I have no words to offer you in light of the darkness that has been lurking in our newsfeeds, our despairing posts, and our hushed conversations. I was asked recently what was my favorite deadly sin. Wrath was my answer. And wrath seems a most fitting reaction right now. I've saved what seems like a hundred articles, responses, homilies, blog posts, instagram images... I'm not sure when I will be able to bring myself to listen and read all of them. But this piece I did read. So today I leave you with the words of my favorite contributing niece, Kaitlin.
Peace be with you,
P.S. If you're looking for some a way to offer reparations, prayers, or to just "do something"--we all have that desire don't we? I recommend checking out #SackClothAndAshes.
Reposted with permission: On Evolving Through the Scandals by Kaitlin Simone Davis
I’m a writer at heart, and have done a lot of writing lately in attempt to put my thoughts down about all this, at least to process what is going on in my head and heart about it. And not just thoughts, but maybe solutions for the future. It’s in my nature to try and fix things.
There is a lot to say on the current scandals, but I’m offering this reflection from four years ago to speak on the matter of mercy and forgiveness. I have as many ideas about reform as the next person, but I firmly believe that they must be rooted in charity and mercy. If not, we are to go down a path of wrath, dysfunction, and injustice. We certainly don’t need more of that.
I have returned to Alaska the last three summers, leading similar missions like the one recorded below, but none of them have been as difficult as this first one. I think the Lord used the first one to call me and others out of ourselves. He asked us to delve deeper into charity and to do things out of that charity that needed to be done. Reform, yes, but reform rooted in charity.
Like I said, it doesn’t pertain exactly to the current scandals, but I think it still has a lot of worth to the conversation.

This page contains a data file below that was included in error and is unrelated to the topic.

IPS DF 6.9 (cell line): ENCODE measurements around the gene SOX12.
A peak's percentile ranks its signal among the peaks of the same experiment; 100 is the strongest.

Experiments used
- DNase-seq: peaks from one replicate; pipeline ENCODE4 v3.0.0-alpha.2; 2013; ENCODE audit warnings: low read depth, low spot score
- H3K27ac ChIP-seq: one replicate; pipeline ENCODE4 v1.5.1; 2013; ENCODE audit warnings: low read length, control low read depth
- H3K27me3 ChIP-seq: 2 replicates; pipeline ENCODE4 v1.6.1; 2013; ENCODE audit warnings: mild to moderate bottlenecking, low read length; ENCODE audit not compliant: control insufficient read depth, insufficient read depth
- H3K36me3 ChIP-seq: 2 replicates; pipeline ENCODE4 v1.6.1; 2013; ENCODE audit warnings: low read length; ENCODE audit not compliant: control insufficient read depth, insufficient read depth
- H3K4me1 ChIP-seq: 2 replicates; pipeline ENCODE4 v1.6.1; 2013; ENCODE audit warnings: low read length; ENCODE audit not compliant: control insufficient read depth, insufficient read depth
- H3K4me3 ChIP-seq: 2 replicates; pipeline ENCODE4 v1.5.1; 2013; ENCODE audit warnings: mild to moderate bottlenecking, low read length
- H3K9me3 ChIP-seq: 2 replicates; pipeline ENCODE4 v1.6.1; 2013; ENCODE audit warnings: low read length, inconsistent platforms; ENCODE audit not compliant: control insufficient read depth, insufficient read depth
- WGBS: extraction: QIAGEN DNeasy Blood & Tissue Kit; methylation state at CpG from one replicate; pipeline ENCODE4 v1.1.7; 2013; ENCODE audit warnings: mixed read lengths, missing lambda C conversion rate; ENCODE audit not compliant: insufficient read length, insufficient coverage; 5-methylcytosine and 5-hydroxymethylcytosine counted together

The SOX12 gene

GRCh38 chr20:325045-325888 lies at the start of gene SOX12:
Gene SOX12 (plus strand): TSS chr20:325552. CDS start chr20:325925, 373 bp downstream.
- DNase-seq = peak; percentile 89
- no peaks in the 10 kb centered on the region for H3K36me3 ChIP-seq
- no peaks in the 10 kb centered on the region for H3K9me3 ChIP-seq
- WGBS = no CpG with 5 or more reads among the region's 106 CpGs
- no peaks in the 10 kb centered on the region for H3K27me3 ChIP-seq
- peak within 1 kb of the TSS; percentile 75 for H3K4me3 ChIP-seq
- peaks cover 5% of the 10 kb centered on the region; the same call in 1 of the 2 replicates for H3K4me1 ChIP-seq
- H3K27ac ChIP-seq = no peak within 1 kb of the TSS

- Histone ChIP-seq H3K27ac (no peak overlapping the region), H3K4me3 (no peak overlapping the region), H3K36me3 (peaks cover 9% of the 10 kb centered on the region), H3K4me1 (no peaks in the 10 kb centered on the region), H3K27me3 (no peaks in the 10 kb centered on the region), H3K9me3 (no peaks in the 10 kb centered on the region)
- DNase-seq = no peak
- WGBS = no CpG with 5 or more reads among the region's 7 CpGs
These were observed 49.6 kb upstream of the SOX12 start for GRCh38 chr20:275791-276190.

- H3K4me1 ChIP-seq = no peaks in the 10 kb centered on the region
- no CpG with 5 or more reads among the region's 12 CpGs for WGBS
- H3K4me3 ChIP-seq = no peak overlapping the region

In May 2014, I went on a FOCUS mission trip to St. Michael, Alaska. St. Michael is a small Native Alaskan village on the coast of the northern Bering Sea. From Russians to American missionaries, Alaska has had a lot of exposure to the Catholic faith. St. Michael was also a military outpost, but after the U.S. military withdrew, it became a place few would visit for any reason.
St. Michael is certainly quaint, established on a small bay on the coast. Technically, it’s on a volcanic island, separated from the mainland by a river. The scant airport is a strip of fine volcanic soil raised up off the marshy plains that the reindeer call home. The small houses the villagers cram into are raised at least four feet off the ground because of the inevitably high snow drifts that hit in the rough winters. The streets are gravel and lined with the electricity and plumbing that is insulated by thick metal and used as sidewalks by the children. Children and dogs roam in packs without chaperones, a shock to us from the lower 48. But then, as we roamed the village, we realized that no one is going anywhere anyway.
When we boarded the plane to St. Michael, we had no idea what to expect. We had goals that we wanted to achieve, strategies to achieve them, and a willpower to see it through. We knew the plights of despair that the people faced: depression, hopelessness, suicide, alcoholism and domestic violence. We understood that these were hard issues, but we were aware of them. Thirty minutes before we arrived in St. Michael, though, we learned of more terrible wounds: perhaps even the roots of the brokenness we were set to face.
We learned that in the 1960s and 1970s the clergy in St. Michael sexually abused the majority of the children that were in the village. An entire generation. The presence of the Church withered to almost non-existent after a while. The wounds, of course, did not. Now grown up, there was a good chance that any adult we met in the village in their 40s or 50s had been a victim of the abuse. It definitely wasn’t something we expected to run into. It changed the dynamic of our mission. We thought we were going in to just lead some Bible studies and give children the catechesis they didn’t often receive. And while superficially that hadn’t changed, the type of battle we were fighting was.
I was afraid of what would become of our mission since these people had been wounded this way. How were we going to minister to them? How were we going to even begin to have empathy with them? Were they even going to want to be around us? Would they be afraid of us? Did they even want to learn about Jesus?